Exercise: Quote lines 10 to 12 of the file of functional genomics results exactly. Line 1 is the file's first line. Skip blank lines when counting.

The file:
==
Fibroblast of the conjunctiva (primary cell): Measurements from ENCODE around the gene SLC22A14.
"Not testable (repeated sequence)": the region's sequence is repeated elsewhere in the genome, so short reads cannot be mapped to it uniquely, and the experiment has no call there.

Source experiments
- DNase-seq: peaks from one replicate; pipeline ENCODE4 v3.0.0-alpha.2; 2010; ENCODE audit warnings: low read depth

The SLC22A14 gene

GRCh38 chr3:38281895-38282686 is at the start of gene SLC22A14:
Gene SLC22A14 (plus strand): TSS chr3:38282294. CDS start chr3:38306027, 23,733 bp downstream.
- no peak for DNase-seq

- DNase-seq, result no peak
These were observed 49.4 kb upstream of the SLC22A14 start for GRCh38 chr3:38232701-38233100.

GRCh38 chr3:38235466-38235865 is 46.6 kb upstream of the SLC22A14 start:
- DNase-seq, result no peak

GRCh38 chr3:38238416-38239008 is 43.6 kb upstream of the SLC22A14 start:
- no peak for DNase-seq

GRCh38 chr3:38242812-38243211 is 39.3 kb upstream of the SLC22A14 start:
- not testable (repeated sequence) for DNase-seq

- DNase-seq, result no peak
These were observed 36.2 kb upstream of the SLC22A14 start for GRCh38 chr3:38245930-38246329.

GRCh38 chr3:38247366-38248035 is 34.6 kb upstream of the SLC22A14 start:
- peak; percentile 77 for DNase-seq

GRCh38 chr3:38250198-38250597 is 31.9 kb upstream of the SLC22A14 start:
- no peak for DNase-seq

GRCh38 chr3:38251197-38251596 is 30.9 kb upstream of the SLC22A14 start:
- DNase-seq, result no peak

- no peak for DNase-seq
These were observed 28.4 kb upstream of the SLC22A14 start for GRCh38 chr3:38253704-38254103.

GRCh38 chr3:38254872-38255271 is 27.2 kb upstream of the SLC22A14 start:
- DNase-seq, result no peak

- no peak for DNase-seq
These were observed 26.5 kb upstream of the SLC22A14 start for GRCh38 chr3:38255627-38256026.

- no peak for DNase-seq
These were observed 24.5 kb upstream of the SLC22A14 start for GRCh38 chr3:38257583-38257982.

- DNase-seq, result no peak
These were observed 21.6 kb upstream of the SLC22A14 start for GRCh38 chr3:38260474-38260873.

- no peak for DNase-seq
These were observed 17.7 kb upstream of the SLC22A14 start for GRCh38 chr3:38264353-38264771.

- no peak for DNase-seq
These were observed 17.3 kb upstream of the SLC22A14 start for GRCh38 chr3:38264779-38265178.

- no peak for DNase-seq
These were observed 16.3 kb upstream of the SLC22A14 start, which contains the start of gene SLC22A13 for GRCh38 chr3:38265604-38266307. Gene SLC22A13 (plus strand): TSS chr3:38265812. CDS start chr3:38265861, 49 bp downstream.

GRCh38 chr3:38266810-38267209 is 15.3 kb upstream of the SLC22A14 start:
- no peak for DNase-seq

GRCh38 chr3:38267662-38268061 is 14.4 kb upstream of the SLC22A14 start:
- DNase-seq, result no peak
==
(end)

These were observed 49.4 kb upstream of the SLC22A14 start for GRCh38 chr3:38232701-38233100.

GRCh38 chr3:38235466-38235865 is 46.6 kb upstream of the SLC22A14 start:
- DNase-seq, result no peak